By Sam Larson What goes through your head when you think of prom? If you’re a guy, like me, you probably think of it as an inevitably awkward situation. Even the thought of having “pre-prom” pictures taken is enough to make me cringe. The parental paparazzi (consisting notably of your date’s parents [i.e. her father])
By Sam Larson
What goes through your head when you think of prom? If you’re a guy, like me, you probably think of it as an inevitably awkward situation. Even the thought of having “pre-prom” pictures taken is enough to make me cringe. The parental paparazzi (consisting notably of your date’s parents [i.e. her father]) is a scenario that cannot end too soon. Then, as custom dictates, comes the dinner, which always tends to take place at a restaurant too fancy for my liking. (I still can’t understand why students are not okay with swinging by a burger shack on their way to the dance). However, it all culminates with the most dreaded part of all… the dance, itself. Now, I’m fine with shaking my groove thing but I’ve really never felt completely comfortable with doing so in the prom environment. After all, there are teachers watching. And given recent national trends, prom often becomes a public concern.
For me, prom is awkward. It becomes an interesting contrast: on one hand, it’s fear-inducing, on the other hand, it’s a great deal of fun. Therein is the life of the teenager. The culmination of the teen years is concluded by an experience that is equally unbalanced and disjointed: so it is an event that basically all teens can relate to. If you pulled any random person off the street, odds are they’d be able to tell you a thing or two about their prom back in the day and what an awesome time they had, but this article isn’t about how weird I think tuxes and fancy dinners are. This is about what could be looming. There is change in the air and schools are beginning to change proms, and the rules applied at social events. One need only think back to the Lincoln High Homecoming to know that lighting and playlists are a first step, and some American school districts are simply ending prom all together. Typically there are the rumors of musical content, in order to encourage the students to dance in a more “respectable” manner. This is interesting because the DJ for a past Lincoln East High School prom was quoted in an article by the Journal Star to have said, “Blaming the music for your bad dancing is like saying your handwriting is bad because of your pencil.”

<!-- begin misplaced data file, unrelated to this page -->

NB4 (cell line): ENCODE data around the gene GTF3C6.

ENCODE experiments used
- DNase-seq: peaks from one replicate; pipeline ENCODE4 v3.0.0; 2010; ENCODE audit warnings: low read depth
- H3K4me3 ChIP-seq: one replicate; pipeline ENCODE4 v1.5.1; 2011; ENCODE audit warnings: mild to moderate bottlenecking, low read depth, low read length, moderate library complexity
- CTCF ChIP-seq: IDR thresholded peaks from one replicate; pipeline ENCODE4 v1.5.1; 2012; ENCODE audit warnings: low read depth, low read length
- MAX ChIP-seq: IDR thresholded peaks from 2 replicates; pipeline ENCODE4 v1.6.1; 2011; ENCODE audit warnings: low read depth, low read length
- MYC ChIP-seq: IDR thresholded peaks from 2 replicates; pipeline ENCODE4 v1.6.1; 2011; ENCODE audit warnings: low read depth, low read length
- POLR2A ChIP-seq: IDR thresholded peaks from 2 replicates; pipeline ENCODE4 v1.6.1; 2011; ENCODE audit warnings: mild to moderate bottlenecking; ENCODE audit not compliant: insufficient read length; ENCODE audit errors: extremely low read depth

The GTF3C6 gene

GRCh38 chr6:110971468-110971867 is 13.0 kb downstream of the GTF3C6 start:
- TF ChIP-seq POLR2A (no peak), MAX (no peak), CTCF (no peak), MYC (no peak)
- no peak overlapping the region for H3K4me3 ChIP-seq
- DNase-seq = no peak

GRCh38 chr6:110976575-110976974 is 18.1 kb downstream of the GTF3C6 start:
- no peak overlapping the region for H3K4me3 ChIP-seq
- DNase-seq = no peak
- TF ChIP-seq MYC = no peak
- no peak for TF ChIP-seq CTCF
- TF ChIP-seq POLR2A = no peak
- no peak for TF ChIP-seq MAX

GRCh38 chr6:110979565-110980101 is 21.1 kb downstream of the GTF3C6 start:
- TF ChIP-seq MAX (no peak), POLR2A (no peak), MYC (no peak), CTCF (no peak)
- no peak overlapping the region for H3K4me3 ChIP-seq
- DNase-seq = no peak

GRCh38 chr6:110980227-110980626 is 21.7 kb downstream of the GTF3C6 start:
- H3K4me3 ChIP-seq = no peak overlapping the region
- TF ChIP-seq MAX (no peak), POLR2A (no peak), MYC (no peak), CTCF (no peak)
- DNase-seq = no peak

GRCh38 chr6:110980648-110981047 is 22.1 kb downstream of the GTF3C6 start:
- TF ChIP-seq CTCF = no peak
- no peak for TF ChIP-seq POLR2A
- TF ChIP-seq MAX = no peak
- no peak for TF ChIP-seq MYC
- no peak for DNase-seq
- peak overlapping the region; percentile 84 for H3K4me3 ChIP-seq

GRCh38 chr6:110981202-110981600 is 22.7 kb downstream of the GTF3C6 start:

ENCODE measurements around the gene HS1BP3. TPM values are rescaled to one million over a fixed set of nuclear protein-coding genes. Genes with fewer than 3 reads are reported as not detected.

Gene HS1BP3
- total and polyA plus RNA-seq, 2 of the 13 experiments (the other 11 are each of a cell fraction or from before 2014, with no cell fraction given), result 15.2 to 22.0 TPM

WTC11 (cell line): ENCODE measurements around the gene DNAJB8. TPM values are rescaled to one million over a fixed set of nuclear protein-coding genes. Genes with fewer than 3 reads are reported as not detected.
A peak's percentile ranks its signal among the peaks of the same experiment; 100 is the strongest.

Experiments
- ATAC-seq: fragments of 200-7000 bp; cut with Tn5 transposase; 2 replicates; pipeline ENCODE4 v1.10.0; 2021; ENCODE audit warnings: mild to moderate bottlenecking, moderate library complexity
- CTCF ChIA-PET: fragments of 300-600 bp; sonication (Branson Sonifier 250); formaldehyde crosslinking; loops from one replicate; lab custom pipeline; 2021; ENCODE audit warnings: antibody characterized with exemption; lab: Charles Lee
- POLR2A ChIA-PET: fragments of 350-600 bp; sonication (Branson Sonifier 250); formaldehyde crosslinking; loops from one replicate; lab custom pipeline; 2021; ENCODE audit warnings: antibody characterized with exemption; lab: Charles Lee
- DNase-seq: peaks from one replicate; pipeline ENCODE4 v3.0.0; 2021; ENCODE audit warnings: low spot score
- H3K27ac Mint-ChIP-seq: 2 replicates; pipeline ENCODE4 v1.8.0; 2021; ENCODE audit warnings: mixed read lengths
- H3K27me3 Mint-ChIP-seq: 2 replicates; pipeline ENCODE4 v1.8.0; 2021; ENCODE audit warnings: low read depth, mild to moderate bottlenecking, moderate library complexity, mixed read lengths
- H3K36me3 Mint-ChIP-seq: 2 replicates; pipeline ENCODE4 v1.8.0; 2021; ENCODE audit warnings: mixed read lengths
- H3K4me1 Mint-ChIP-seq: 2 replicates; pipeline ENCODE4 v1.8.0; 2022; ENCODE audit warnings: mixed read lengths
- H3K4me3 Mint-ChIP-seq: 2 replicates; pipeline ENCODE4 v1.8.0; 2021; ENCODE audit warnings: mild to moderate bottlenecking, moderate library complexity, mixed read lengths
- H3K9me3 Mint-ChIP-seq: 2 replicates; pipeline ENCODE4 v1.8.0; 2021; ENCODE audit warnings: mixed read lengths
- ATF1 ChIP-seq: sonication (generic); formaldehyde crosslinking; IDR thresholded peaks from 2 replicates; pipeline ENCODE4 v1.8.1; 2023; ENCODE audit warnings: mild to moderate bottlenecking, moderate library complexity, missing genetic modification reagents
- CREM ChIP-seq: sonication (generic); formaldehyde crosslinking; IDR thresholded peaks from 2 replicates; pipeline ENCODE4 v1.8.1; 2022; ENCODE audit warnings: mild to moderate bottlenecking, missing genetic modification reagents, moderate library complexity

The rumors are flying when it comes to prom-decency-enforcement. Here is one I heard this prom season: schools could have some form of “mark” system where you get a mark on your hand if you dance inappropriately and if you get another mark, you’re out of the ball game. The chatter is so great that a Facebook page was created about the matter by students at a Lincoln high school. Many schools, including an Ohio high school, have used a “penalty box” to keep shocking moves at bay. Prom has become hockey, apparently.
Many people think that if the dirty dancing continues, proms will no longer exist. This already awkward rite-of-passage has grown even more complex and school districts are attempting to address the issue. Teenagers are often thrown into confusing situations (like adjusted schedules and parental paparazzi); however, students do have the ability to act responsibly. We need to take control of prom and make sure that it remains a fun, safe, enjoyable time for teens rather than a raunchy cluster that, ultimately, dooms the entire concept of prom. It’s not every day we wear tuxes and prom dresses, endure photos, eat at nice restaurants, and, maybe, approach a school dance with a new perspective. It could one of the lasting lessons that follows us out of these awkward years… until we become members of the parental prom paparazzi.